Warner, 2004 (2004)
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Reviewed by Shannon Bigham
he late author, Olivia Goldsmith, was well known for her bestselling
First Wives Club
. Her last novel,
, is a modern-day story about relationships between men and women in their late twenties and early thirties. Billy Nolan is a Brooklyn bar owner who can compete with the likes of Brad Pitt or George Clooney in the '
' Billy's appearance and charm make him irresistible to most women, and there aren't many women in Brooklyn who have not dated him.
owever, Billy has a bizarre track record. Though he only dates one woman at a time, he eventually breaks up with each of them and, after the breakup, the woman always ends up marrying the next man who enters her life. Billy is unaware of the
that he has – he simply breaks things off, moves on, and the woman is engaged to the next guy shortly thereafter. Hence, Billy has earned the nickname '
'. Enter Kate Jameson. Kate grew up in Brooklyn but relocated to Manhattan in her adult years, prefering its sophistication to the brash grittiness of her childhood neighborhood. Kate is a school psychologist who counsels elementary school students at a small, elite private school. Her gay male friend, Elliot, is a mathematics teacher who lives nearby. Kate suffered a harsh breakup with her prior love, Stephen, but has since settled into a semi-serious relationship with Michael, an academic scholar. Though he's rather stuffy, he provides the emotional stability that Stephen lacked. Kate feels secure with (though not very excited by) Michael.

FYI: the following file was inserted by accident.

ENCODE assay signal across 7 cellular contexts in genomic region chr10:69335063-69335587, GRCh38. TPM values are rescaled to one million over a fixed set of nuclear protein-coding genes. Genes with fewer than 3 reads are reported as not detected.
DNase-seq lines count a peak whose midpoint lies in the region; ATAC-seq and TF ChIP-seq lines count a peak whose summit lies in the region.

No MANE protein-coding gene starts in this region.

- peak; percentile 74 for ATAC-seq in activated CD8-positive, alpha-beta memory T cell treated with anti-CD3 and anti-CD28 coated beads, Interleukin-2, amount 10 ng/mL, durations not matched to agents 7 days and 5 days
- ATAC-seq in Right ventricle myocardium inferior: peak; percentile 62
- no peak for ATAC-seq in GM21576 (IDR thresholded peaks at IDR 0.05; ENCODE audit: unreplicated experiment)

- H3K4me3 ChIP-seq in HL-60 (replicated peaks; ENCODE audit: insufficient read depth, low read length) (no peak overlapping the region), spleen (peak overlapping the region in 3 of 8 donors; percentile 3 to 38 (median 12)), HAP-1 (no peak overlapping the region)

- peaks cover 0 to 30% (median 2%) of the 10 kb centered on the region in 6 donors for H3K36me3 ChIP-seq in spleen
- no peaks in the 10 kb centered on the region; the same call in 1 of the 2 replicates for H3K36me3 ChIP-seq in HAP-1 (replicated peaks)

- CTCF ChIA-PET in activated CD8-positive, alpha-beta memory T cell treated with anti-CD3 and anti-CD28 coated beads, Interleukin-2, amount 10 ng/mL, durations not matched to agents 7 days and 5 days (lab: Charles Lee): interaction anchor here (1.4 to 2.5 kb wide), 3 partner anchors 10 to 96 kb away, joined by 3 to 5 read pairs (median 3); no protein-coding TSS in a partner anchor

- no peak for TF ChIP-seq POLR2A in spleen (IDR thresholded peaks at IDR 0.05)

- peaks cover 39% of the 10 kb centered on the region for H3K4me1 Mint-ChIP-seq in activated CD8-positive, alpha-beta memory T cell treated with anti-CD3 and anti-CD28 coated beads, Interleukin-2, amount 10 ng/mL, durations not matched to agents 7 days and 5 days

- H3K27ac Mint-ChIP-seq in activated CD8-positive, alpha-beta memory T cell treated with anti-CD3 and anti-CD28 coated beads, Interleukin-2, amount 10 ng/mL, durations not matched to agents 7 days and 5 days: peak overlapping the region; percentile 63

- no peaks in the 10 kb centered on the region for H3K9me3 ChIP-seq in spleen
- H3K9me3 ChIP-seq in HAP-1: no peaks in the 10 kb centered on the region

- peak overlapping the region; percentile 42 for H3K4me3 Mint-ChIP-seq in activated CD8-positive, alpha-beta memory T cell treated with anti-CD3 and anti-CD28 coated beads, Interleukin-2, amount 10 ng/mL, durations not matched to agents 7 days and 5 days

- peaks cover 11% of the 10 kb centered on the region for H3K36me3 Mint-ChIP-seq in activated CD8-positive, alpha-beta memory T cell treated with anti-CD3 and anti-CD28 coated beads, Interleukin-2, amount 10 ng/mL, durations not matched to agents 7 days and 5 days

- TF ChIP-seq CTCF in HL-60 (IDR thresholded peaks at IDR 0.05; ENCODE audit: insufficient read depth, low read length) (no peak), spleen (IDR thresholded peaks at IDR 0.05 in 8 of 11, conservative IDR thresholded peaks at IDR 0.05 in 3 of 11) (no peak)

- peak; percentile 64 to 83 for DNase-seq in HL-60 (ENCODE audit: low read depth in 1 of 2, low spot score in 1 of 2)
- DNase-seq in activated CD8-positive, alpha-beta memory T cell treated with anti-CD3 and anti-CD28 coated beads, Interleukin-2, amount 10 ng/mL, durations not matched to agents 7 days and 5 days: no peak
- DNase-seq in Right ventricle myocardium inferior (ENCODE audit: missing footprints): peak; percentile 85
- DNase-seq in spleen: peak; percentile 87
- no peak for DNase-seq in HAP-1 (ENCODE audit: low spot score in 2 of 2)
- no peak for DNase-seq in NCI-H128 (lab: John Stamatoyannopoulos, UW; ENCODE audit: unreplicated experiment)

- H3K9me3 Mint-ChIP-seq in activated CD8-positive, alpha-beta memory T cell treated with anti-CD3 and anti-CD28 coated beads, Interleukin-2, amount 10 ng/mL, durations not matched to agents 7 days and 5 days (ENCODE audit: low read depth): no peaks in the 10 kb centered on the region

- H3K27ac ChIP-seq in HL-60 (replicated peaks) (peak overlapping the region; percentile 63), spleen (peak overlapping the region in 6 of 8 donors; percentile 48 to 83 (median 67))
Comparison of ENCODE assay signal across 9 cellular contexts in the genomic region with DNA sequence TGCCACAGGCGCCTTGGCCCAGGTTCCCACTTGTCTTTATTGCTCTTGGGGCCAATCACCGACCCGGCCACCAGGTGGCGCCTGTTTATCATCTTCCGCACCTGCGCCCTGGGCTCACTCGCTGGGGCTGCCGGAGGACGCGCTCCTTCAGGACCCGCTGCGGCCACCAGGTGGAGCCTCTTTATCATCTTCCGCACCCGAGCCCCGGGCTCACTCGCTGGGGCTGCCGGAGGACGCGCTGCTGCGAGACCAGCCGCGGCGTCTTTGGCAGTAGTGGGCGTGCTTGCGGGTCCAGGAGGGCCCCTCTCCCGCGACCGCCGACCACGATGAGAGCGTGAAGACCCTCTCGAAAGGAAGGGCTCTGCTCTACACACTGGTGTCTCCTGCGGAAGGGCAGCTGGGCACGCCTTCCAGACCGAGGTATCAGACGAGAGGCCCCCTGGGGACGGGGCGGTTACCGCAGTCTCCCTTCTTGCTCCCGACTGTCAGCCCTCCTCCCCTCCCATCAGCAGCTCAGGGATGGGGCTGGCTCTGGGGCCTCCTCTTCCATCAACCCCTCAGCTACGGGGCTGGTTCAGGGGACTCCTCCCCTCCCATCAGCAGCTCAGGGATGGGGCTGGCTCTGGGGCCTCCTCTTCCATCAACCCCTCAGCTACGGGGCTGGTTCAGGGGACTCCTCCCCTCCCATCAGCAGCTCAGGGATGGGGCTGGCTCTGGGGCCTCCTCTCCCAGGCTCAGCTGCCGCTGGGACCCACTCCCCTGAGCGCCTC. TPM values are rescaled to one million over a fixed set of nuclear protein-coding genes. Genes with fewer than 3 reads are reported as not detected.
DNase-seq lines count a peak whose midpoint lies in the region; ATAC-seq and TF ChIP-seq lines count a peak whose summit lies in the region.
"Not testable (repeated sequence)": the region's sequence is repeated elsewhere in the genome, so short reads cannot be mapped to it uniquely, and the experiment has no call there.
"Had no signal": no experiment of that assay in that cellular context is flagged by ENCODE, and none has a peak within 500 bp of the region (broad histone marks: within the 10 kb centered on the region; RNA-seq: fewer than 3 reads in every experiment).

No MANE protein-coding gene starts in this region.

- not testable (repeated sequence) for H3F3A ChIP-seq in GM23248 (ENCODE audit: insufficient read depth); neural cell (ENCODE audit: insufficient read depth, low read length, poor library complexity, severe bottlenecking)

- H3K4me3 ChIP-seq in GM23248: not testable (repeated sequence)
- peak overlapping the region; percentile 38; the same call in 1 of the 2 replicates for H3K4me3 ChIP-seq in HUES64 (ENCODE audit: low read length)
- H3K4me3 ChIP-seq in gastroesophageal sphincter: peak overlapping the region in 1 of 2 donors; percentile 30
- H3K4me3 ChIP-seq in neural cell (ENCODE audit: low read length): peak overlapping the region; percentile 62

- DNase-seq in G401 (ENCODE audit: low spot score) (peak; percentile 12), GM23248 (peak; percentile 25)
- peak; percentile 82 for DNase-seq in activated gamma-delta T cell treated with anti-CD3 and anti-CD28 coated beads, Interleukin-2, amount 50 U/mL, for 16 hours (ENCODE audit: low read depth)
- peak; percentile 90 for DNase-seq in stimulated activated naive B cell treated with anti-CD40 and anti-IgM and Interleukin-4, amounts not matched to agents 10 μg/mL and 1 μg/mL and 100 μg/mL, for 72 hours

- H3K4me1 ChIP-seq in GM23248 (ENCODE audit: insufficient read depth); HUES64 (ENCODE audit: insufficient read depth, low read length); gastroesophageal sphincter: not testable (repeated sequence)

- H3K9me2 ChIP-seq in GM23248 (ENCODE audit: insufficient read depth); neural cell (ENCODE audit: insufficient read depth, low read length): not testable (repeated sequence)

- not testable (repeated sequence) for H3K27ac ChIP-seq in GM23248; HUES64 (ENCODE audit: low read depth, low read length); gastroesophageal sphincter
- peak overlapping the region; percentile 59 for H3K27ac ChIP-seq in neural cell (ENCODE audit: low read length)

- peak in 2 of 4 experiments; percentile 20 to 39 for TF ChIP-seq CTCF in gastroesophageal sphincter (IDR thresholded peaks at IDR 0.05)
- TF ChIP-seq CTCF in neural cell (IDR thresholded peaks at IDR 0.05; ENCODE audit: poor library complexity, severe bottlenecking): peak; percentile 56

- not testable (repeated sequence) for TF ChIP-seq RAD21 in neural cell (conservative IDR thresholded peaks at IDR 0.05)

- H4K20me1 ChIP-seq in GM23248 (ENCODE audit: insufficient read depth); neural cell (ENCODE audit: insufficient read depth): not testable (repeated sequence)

ate's childhood friend Bina still resides in Brooklyn, having never made the leap to college and more sophisticated pastures. However, Kate and Bina have stayed close over the years. Bina wants to get married, have children and be a housewife. But her world is shattered when her long-term boyfriend, Jack, gets cold feet. The engagement ring and wedding proposal that Bina spent several years waiting for doesn't materialize. Instead, Jack jets off to Hong Kong to '
' All Bina wants is to work out things with him, but there is not much that she can do while he is in Hong Kong. Or is there? Bina's Brooklyn friends and Elliot concoct a scheme to help her. All Bina needs to do is date Billy. Billy will eventually dump her, after which the long-awaited marriage proposal from Jack is sure to transpire upon his scheduled return to Brooklyn. Though Kate thinks this is a ridiculous scheme, she goes along with the plan. One thing that Kate has not counted on is that she feels strangely drawn to Billy. Despite the fact that she is in a relationship and that she is no longer a Brooklyn girl, Billy means more to her than Kate wants to admit.
is peppered with humor, wit and sassy attitude that is sure to bring a smile to the reader's face. However, the overall flow of the book is choppy. Goldsmith spends a great deal of time on certain subplots but glosses over other parts of the story that could have used attention. Though Kate grew more annoying through the book and did not win my support, I found Elliot, Bina and Kate's childhood friends from Brooklyn entertaining and the highlight of the novel. And while I suspect that Olivia Goldsmith will be remembered more for her earlier works, fans will certainly want to read
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